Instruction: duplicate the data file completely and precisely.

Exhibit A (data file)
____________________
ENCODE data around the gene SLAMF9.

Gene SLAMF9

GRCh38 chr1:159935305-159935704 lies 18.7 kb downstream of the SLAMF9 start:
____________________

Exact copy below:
ENCODE data around the gene SLAMF9.

Gene SLAMF9

GRCh38 chr1:159935305-159935704 lies 18.7 kb downstream of the SLAMF9 start: